Great chart. Like it's said, a pic is worth a thousand words.... and that one explains my thousand word essay in a single shot. Hahahahaha.
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Old 03-09-2019, 10:45 AM
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Originally Posted by DarkZ03 View Post
I have some too, that being said I might consider changing some of the other ones out for Nismo ones. I tend to favor hard rubber stock style over something that is physically different. I've had them for a few years and have no problems to report fwiw.
I agree with your comments. If you are satisfied with performance and handling from the stock bushings, there is no reason to replace these with aftermarket polyurethane bushings unless you decide you need this for the track. And, your point about maintaining a good compromise between performance and comfort is wise. The OEM rubber bushing provide good handling and comfort. And... Thanks for the longevity/reliability comment.

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Old 03-09-2019, 01:22 PM
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Originally Posted by Frostydc4 View Post
I had this installed a year ago. Itís a little creaky when itís really cold but they are great

I would recommend the subframe bushings if you can swing it. It really mitigates the hop!
Is installing the subframe bushings difficult?

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Old 03-10-2019, 10:56 PM
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Originally Posted by Spike100 View Post
Is installing the subframe bushings difficult?

Yep. It will take you a day or two.
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Old 03-11-2019, 08:55 AM
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I recently bought the private marketplace posting of the full whiteline bushings. I should have front and rear installed within the next week or so. I'll let you know you guys know my thoughts coming from a 100k mile car.
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Old 03-11-2019, 10:20 AM
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Originally Posted by Spike100 View Post
Is installing the subframe bushings difficult?

I wonder about subframe bushing vs Z1's subframe collars.........the install in under an hour per video. That is about all I know........seems like they just make the subframe solid, as in no flex, so just negates the bushings???

Hope not too OT
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Old 03-11-2019, 04:39 PM
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The subframe bushings have to be cut from the chassis. That makes the installation long.
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Old 03-14-2019, 09:53 AM
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Originally Posted by Frostydc4 View Post
The subframe bushings have to be cut from the chassis. That makes the installation long.
I just ordered urethane dif bushings and am going to get
They save soo much time and effort on installation. Having spent countless hours under my car I definitely think they're worth it.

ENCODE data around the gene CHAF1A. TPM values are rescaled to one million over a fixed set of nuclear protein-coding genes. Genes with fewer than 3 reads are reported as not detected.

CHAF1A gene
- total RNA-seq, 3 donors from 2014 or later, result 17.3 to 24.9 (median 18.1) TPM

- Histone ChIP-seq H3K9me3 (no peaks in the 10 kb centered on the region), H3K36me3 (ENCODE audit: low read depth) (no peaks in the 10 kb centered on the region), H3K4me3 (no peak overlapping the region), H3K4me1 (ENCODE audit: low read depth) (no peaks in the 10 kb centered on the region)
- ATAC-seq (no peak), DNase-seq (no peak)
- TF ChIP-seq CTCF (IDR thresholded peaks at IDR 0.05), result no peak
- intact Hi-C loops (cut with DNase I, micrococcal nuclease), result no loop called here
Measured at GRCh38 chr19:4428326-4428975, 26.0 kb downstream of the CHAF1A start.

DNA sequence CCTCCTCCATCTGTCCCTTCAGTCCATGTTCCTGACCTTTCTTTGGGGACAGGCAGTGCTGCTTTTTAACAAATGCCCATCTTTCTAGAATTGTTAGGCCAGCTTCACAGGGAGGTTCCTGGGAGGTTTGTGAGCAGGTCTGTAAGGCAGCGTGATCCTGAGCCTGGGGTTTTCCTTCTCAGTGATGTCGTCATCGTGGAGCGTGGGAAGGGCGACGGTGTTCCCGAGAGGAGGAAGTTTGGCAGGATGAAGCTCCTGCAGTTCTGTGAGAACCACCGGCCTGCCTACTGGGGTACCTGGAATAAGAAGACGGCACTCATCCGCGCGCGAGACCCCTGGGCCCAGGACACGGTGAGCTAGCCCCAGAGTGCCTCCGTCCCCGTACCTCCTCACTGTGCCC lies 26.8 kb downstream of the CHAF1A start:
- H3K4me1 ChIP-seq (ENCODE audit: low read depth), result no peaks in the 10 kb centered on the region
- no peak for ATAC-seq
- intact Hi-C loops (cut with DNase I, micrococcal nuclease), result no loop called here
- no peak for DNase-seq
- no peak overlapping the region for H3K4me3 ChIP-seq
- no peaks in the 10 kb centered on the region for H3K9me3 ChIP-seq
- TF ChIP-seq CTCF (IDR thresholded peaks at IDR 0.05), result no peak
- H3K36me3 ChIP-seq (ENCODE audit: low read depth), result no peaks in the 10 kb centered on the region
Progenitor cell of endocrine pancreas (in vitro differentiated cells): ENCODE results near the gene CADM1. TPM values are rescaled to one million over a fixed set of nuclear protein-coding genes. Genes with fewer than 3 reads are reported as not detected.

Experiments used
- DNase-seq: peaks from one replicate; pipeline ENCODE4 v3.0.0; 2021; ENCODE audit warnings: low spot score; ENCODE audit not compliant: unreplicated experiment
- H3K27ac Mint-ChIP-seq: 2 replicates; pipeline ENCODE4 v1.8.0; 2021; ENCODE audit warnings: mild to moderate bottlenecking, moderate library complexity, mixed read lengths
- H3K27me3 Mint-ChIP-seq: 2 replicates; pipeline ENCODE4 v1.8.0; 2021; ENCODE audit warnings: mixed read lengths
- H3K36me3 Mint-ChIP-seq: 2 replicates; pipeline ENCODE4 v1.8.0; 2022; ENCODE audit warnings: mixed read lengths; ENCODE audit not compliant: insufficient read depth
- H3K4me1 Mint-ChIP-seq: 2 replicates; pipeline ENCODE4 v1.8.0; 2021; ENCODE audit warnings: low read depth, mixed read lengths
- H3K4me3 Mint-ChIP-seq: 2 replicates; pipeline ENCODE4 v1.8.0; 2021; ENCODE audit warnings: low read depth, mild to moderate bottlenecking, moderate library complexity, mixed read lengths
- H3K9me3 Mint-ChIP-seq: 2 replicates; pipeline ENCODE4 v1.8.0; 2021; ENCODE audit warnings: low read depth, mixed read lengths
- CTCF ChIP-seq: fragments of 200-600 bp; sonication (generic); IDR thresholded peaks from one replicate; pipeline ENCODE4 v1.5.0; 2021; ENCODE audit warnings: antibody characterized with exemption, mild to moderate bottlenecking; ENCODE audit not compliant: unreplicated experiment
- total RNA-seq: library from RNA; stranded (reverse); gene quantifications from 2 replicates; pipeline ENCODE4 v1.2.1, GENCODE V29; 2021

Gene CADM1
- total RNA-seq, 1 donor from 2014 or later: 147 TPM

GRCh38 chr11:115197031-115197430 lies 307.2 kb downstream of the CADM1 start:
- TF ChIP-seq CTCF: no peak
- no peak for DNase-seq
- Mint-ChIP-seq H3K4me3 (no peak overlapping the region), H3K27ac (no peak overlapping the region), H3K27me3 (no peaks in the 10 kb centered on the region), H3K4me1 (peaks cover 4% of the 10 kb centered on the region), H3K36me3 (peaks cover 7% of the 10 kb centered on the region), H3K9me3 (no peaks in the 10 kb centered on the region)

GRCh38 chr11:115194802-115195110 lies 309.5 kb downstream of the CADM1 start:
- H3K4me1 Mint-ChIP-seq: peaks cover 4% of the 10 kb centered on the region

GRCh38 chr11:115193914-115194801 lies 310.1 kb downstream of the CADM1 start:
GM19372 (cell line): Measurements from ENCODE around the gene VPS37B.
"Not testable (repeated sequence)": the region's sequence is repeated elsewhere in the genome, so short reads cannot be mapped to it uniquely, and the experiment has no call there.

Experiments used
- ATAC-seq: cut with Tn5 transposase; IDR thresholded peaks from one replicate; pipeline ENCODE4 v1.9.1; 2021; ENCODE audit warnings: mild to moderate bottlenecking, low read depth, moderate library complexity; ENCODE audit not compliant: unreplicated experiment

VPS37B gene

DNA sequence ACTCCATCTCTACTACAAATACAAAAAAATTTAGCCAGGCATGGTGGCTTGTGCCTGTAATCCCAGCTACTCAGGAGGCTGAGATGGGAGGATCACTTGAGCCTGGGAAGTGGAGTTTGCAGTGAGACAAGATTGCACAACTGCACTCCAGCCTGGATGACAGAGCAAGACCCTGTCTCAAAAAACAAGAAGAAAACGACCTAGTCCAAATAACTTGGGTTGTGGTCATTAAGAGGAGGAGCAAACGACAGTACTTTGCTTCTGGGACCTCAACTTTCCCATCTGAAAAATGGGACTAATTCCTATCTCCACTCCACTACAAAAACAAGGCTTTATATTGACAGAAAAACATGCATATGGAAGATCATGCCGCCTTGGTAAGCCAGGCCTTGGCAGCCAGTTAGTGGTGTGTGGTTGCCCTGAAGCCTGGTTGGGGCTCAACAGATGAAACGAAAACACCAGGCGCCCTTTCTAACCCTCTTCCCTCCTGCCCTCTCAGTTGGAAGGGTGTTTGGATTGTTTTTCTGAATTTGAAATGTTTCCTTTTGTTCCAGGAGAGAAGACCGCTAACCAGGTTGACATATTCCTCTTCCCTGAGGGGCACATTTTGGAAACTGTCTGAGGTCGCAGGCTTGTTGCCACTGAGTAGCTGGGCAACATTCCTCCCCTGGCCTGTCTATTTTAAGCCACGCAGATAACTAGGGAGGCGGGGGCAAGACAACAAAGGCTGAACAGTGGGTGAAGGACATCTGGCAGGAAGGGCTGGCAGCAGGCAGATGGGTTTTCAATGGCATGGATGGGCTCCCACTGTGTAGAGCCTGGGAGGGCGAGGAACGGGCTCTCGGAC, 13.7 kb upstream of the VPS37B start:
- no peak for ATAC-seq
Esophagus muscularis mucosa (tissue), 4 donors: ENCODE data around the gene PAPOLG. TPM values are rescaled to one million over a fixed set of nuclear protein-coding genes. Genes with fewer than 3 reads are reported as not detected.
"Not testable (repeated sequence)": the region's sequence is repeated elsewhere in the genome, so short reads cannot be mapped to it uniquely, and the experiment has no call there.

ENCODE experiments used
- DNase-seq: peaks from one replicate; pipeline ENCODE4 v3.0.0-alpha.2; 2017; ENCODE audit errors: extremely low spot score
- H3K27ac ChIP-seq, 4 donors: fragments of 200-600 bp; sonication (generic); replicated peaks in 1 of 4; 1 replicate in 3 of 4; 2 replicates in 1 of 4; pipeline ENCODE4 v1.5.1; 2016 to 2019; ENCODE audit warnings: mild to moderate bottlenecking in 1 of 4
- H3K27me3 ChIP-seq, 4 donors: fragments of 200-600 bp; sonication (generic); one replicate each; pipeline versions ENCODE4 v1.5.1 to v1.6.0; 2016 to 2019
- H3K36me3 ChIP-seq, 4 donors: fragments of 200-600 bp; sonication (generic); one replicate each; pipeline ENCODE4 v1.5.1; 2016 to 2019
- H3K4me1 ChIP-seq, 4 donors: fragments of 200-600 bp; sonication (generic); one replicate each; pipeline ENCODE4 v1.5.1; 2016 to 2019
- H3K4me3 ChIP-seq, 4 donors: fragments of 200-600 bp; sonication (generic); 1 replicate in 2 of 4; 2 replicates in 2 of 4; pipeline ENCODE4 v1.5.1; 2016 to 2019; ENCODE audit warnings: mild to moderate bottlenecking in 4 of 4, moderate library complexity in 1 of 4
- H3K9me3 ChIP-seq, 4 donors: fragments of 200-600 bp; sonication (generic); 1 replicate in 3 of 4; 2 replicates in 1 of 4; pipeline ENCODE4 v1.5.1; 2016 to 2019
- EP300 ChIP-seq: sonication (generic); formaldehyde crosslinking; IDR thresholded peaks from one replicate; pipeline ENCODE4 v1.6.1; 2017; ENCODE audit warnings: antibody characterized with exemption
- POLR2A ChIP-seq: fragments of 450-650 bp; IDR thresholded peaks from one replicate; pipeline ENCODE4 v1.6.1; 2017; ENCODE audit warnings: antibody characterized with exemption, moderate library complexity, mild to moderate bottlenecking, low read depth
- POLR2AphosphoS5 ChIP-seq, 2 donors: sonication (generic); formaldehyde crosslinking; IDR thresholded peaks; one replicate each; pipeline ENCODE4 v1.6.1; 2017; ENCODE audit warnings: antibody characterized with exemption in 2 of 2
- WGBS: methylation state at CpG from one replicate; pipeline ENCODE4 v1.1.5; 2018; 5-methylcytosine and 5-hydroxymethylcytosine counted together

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Old 03-14-2019, 10:20 AM
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I put those poly diff bushings in combined with the Bell diff brace Z1 sells and the difference was incredible. I'll be doing the collars ASAP.

Then I'll turn my attention to the front suspension. Z1 recommended spherical bushings for control arm and compression rods........ I wanted firmness comparable to the new rear end.
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Old 03-14-2019, 12:34 PM
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I put poly's in my front lower control arms last year. They're nice and sturdy now. Just be careful with the ball joints. (Specifically if the castle nut is rusted on) If something happens, It'll turn into a nightmare.
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Old 03-14-2019, 07:29 PM
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I have not been able to absolutely verify the Durometer value of the Whiteline WEK003 Bushing Kit components. My best guess it is around 85 to 90 on the Shore A Durometer scale. That means it is good for the street, and acceptable for the track. So, as is the case with every dual-purpose component, there are compromises that provide an increase in functionality.

Whiteline does a nice job here. You get the best of both worlds (Street and Track).
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Old 04-03-2019, 07:11 AM
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Ok the whitelines are installed. Complete suspension bushings front and rear.
All I have to say is wow. The difference is night and day. The car feels solid and tight now.

My two main concerns before the install were the possibilities of increased noise and ride harshness.
So far there has been zero creeks or squeeks. 100% silent operation.
Ride quality hasn't suffered much. You feel the bumps more, definitely, but it isn't a harsh shock. You just feel the extra stiffness.
You'll want some coils with relatively high spring rates to complement these bushings.
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Old 04-09-2019, 06:17 PM
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I have a set of subframe bushings I never installed, and a subframe in which I installed them in lol. I ended up going with the collars because I didn't want to deal with all the extra work =D